"It's not a race," ZIPpY says. "Some run it, some jog it, some walk it. We're by and large extremely noncompetitive. But each time we try to make it interesting."

The course ends at Nemeth's Baja BBQ & Cantina, a restaurant and lounge on North Nevada Avenue, where "The Beer Chug" will take place.

"Usually when we start leg wrestling on the floor of the bar, management will come over and let us know to knock it off," ZIPpY says without a hint of sheepishness.

Noel Lally, also known as "Jethro Bodine" -- because, well, he looks like Jethro -- flies to Colorado Springs twice a month from Mesa, Ariz., to hash with the Pikes Peak harriers. "The chapter in Phoenix is not near this caliber of fun," Lally says.

There are thousands of Hash House Harrier clubs in all parts of the world, with newsletters, hotlines, directors and even regional and world hashing conventions.

"I could go to anywhere in the world and a fellow hasher will welcome me with open arms as soon as I tell them my hash name," says Kimberly Todd, also known as "Fireindahole" and one of 30 women in the 90-member Pikes Peak chapter.

"In some chapters, the people use it as another excuse to run. Our chapter is more social than athletic," ZIPpY says. "Here, it's a great way to meet new people."

Harriers chuck the rules and all their worries It's a hashing tradition to retrieve anything out of the ordinary from the trail and bring it to "The Beer Chug" also known as "The Down-Down." On this day, one runner finishes the course clutching a deer leg. Ray "Caveman" Burgess once found a human femur while hashing near Killeen, Texas in 1991. The bone led to the identification of a body missing for eight years years.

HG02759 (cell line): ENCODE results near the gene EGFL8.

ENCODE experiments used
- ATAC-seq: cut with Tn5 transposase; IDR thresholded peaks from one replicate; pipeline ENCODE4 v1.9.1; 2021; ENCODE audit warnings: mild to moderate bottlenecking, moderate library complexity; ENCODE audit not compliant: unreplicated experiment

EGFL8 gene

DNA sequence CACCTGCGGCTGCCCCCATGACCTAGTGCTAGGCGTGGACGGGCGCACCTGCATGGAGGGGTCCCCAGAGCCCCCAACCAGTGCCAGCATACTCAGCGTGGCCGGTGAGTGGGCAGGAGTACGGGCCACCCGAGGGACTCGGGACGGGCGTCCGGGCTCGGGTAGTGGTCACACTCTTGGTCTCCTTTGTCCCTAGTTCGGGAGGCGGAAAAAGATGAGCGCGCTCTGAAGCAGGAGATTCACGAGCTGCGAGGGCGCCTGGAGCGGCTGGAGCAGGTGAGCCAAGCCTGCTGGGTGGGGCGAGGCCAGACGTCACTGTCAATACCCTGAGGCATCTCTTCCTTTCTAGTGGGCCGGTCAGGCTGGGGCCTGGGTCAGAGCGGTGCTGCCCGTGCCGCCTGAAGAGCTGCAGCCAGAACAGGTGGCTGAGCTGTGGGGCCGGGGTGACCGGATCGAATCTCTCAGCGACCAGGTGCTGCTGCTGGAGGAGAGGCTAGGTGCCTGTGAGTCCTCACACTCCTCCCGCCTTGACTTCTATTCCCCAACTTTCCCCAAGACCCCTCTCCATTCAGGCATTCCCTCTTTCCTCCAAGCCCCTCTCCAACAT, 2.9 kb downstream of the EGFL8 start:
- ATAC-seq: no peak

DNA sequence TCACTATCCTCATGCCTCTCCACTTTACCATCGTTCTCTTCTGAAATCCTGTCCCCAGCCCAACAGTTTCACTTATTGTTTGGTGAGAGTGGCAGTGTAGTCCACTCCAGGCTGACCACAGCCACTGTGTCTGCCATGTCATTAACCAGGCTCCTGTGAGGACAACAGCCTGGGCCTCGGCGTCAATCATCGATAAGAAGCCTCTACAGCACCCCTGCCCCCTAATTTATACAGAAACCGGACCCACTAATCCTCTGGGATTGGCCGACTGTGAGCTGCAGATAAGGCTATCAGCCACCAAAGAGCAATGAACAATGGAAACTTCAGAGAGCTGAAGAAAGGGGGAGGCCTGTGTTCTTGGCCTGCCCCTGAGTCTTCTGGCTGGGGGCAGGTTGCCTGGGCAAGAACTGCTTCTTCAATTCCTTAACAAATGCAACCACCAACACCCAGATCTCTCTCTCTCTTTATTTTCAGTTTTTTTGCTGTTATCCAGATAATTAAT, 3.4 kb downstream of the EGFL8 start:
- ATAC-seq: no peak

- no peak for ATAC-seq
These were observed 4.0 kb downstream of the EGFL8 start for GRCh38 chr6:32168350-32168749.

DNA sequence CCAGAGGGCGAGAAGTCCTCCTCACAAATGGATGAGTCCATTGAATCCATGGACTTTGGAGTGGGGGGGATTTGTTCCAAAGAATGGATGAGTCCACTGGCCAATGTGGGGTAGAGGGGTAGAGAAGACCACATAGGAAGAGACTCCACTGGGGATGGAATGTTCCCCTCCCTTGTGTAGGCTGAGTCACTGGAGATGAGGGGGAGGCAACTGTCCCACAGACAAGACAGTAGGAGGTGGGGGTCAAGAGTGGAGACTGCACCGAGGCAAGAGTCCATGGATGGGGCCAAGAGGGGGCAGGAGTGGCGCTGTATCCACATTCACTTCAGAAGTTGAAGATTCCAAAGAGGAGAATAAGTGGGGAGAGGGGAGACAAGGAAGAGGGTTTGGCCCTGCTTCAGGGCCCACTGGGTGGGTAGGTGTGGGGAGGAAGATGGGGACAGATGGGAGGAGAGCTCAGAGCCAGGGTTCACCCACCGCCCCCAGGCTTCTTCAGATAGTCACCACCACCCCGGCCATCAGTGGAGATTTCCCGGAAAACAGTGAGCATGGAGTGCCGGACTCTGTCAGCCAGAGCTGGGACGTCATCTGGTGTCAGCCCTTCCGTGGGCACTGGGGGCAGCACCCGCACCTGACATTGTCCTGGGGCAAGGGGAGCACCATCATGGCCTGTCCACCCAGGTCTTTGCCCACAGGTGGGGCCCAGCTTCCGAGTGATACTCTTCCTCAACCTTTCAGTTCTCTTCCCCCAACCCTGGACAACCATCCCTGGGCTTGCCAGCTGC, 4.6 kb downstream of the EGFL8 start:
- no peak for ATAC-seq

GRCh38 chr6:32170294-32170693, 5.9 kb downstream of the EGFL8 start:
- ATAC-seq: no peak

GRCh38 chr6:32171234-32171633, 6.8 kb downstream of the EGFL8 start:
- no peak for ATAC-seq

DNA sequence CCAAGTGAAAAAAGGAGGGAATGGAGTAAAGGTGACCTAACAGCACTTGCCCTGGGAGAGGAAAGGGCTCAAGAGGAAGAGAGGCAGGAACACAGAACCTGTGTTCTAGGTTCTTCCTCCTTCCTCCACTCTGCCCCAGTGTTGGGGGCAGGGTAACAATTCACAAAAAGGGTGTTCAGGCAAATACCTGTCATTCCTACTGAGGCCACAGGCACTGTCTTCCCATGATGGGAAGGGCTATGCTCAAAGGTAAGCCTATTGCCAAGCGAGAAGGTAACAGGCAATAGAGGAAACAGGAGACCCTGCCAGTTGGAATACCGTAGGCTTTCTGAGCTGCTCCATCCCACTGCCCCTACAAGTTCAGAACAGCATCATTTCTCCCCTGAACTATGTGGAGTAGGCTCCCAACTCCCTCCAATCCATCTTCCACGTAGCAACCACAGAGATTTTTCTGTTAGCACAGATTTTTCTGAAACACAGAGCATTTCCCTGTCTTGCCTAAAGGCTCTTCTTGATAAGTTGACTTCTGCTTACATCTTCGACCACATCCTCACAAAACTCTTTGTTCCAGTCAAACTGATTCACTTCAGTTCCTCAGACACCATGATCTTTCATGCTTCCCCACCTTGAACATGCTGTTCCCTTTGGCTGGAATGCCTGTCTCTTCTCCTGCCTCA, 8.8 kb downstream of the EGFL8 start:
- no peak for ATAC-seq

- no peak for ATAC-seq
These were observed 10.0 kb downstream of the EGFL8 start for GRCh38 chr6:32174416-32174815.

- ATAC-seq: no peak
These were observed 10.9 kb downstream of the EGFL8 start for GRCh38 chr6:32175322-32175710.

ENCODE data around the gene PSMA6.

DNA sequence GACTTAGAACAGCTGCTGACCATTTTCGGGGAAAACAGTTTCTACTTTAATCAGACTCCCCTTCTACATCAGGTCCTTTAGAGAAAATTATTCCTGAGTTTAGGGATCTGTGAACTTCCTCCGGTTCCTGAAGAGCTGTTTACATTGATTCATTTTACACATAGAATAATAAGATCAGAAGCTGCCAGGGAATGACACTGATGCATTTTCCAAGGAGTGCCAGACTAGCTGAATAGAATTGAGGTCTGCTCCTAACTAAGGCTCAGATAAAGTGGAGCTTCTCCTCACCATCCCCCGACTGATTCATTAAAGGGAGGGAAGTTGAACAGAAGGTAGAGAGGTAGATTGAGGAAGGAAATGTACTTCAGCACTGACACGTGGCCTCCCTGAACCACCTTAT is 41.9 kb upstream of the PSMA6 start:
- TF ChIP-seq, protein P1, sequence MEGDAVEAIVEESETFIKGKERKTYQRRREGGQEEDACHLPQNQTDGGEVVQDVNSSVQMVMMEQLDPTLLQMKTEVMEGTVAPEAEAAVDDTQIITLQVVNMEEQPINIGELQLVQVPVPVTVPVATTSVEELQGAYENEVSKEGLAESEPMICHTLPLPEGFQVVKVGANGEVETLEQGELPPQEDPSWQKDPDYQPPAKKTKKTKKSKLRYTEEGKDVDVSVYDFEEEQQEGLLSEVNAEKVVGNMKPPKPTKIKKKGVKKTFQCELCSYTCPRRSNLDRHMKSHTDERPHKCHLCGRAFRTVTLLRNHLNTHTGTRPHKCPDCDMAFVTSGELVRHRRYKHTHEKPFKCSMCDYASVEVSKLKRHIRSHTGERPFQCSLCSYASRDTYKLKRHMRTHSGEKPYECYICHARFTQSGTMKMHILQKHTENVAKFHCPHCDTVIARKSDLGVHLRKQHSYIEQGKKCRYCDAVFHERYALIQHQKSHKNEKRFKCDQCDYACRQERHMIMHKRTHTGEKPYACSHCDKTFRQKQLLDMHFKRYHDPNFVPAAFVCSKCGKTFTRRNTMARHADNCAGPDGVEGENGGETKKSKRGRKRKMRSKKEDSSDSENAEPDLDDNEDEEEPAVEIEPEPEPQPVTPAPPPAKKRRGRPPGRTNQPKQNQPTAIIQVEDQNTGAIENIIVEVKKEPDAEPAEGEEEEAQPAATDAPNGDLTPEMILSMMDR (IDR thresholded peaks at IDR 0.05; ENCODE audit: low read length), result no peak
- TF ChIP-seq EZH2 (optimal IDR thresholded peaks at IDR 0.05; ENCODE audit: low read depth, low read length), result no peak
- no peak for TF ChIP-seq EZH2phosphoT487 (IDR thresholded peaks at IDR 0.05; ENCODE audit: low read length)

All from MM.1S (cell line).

Rarely is hashing so serious. "It's a stress release," says Caveman, who wears a top hat adorned with a turkey feather and carries a (nonhuman) bone on all runs. "It's like family. You can be your moniker. I come here to relax. At work I have to be a strict by-the-rules kind of guy," says Burgess, an Army hospital administrator. "Here, I can wear a dress -- or a thong if I want," which he has done over his Spandex.

"I do it for the social aspects," says teacher Sherry Ferguson, who transferred here from the Houston Hash House Harriers. "Here you can be whoever you want to and no one cares," says Todd.

Each hash ends with a beer-based awards ceremony. Here, hashers nominate each other for awards for inauspicious occurrences such as peeing in a ditch or seen catching a ride to the end. The honored harrier must chug a beer (called a "down-down") from a toilet plunger.

The restaurant has wisely placed a plastic mat on the floor to collect thrown and spilled beer during post-hash festivities. A group of hashers pick up the mat and drain it into an obliging runner's wide-open mouth.

Next, the group's religious adviser, Randy "Stumpy Worm" Mimm is appropriately recognized. As religious adviser, Mimm is held accountable for the weather. Today's weather: not that good. You know what that means. A down-down out of a plunger.



  • On-before: where the harriers meet before they run to drink beer. But not too much beer "because it's real easy to hurl and that's beer abuse," says Charles Baumerich, a k a ZIPpY the Cyberpimp. "We don't like to waste beer."
  • On-on: the running event itself and also what the runners chant when they are on the hare's trail.
  • Beer check: the halfway point of the secret course.
  • On-after: the finish line, not coincidentally, a bar. Also known as "the beer chug."
  • Down-down: a beer chug, of which there are several.
  • Beer abuse: wasting beer.
  • Disorganizer: an event organizer.
  • Mismanagement: club management.



* HASH HOTLINE for updates on upcoming hashes: 719-576-0331.

* WHEN: 2 p.m., alternate Saturdays, year-round.

* WHERE: anywhere.

* FEES: $5 per hash. First-timers (visitors and virgins) are free.

* AGE: over 21.

* CLUB TYPE: mixed.




Copyright 1995-1996 The Gazette Telegraph